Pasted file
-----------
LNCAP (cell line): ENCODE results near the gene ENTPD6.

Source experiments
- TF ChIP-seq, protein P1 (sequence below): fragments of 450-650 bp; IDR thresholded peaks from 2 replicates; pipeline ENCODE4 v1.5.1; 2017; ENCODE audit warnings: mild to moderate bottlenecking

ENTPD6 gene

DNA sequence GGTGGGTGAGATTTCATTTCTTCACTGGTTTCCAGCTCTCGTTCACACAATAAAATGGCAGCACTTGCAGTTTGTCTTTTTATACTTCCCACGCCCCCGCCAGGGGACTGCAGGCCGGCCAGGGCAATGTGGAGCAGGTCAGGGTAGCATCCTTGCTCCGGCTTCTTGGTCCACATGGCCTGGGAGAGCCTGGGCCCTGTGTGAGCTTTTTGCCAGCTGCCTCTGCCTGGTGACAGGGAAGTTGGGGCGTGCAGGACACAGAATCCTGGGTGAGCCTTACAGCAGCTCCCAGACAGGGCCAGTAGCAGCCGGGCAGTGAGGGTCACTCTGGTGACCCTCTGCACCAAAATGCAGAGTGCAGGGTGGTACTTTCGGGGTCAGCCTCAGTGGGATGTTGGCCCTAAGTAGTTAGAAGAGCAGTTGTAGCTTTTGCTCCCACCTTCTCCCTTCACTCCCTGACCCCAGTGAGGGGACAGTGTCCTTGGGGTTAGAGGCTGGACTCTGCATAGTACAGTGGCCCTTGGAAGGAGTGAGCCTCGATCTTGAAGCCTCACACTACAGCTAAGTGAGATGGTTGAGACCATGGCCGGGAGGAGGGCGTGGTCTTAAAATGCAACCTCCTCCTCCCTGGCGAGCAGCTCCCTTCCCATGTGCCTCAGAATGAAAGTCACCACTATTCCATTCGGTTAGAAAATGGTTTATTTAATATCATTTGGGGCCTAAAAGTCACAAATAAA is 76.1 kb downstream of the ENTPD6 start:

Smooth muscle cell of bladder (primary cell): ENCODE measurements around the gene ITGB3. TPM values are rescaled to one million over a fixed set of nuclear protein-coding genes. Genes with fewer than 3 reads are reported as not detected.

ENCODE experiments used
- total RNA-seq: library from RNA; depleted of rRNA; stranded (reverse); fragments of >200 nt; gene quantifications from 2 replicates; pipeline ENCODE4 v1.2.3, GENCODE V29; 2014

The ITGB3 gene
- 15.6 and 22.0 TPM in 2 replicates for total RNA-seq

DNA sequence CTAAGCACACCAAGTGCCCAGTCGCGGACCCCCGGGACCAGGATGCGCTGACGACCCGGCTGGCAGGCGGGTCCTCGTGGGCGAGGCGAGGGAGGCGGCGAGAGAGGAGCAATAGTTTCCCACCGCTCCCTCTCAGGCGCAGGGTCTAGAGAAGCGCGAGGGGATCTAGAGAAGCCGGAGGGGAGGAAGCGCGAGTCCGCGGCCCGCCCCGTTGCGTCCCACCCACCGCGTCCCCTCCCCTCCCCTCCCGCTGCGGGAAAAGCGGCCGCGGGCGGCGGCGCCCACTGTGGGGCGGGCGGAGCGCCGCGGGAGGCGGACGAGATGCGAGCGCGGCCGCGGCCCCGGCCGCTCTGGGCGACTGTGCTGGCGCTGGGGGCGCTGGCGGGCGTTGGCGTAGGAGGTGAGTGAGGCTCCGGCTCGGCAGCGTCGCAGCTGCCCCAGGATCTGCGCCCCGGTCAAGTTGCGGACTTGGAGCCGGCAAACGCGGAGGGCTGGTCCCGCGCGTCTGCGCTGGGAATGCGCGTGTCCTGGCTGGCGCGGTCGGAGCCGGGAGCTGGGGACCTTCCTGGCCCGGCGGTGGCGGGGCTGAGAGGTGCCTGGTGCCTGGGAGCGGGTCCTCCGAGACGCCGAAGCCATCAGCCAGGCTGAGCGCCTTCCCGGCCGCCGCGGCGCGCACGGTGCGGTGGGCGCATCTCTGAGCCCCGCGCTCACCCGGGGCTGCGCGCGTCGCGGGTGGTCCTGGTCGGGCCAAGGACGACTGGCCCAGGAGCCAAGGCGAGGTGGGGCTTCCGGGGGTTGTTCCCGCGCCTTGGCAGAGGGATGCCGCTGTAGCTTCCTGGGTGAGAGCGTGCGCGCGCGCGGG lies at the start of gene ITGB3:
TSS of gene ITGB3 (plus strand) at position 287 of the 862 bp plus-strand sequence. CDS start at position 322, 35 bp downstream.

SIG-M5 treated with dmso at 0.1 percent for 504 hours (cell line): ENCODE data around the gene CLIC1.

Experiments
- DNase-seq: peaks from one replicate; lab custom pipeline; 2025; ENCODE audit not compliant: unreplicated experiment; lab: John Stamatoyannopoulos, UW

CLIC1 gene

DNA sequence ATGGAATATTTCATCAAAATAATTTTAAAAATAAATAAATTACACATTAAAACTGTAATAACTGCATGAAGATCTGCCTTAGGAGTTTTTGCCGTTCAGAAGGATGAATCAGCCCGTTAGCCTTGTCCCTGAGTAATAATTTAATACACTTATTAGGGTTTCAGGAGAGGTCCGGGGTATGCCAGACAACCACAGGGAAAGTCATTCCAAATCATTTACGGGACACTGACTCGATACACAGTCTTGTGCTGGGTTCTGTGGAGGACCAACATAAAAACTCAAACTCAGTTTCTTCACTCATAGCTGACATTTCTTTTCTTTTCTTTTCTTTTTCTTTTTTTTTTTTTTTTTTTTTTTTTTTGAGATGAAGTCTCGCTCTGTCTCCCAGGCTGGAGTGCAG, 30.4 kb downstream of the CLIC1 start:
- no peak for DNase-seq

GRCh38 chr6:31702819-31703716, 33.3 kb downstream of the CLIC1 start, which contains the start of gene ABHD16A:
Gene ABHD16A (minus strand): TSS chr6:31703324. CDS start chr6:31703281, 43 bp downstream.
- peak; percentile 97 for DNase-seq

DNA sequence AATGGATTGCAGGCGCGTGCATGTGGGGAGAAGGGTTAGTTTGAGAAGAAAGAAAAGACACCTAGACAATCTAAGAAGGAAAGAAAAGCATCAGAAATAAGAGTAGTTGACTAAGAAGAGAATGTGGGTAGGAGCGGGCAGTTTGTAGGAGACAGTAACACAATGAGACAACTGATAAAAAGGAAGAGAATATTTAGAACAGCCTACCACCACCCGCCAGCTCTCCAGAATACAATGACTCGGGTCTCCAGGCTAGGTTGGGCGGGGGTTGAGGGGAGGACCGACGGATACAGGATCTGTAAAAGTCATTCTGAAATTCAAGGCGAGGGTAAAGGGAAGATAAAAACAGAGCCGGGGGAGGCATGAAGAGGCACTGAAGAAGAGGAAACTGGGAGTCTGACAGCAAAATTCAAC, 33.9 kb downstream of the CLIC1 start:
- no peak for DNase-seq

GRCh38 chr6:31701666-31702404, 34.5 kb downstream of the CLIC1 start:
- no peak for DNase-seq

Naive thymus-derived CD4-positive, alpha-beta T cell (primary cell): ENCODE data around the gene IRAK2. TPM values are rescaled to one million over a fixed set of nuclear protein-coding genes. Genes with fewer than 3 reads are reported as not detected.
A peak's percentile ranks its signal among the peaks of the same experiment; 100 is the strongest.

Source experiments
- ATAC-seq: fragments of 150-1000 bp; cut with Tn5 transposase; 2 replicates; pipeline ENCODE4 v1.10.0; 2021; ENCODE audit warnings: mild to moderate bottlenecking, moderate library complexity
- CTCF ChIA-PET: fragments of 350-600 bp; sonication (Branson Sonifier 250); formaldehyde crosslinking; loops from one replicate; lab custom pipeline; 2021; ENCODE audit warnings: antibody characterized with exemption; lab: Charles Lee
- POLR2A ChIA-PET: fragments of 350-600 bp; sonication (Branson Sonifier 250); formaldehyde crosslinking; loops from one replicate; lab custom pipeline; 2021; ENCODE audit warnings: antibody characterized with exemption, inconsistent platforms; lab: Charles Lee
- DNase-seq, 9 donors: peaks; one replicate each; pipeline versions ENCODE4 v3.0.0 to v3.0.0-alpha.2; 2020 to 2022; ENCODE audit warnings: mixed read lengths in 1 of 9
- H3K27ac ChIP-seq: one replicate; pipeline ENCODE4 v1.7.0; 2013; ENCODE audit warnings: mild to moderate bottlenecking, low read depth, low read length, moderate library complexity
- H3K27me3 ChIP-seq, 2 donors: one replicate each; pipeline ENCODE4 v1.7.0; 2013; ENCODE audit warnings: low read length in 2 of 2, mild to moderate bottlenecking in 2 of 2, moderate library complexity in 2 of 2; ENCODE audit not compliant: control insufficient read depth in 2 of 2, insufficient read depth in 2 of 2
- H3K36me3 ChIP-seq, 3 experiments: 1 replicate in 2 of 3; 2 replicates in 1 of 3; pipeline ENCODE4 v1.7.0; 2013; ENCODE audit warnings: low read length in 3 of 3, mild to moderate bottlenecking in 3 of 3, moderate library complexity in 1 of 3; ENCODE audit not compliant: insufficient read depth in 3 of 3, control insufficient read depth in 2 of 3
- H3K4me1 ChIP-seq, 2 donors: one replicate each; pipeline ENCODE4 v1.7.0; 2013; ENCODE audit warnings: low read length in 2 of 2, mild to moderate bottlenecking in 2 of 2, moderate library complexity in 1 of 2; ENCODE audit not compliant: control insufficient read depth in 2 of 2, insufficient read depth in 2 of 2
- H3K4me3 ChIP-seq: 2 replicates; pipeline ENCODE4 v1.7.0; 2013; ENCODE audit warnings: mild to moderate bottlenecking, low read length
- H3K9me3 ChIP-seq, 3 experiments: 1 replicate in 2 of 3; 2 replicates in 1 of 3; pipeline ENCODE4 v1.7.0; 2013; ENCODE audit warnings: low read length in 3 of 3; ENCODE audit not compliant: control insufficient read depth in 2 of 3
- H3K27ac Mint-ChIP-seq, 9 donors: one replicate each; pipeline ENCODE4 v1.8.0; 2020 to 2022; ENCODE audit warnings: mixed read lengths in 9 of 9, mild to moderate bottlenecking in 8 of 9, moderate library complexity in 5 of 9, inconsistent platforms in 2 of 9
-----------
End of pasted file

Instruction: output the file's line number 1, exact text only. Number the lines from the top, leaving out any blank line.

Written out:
LNCAP (cell line): ENCODE results near the gene ENTPD6.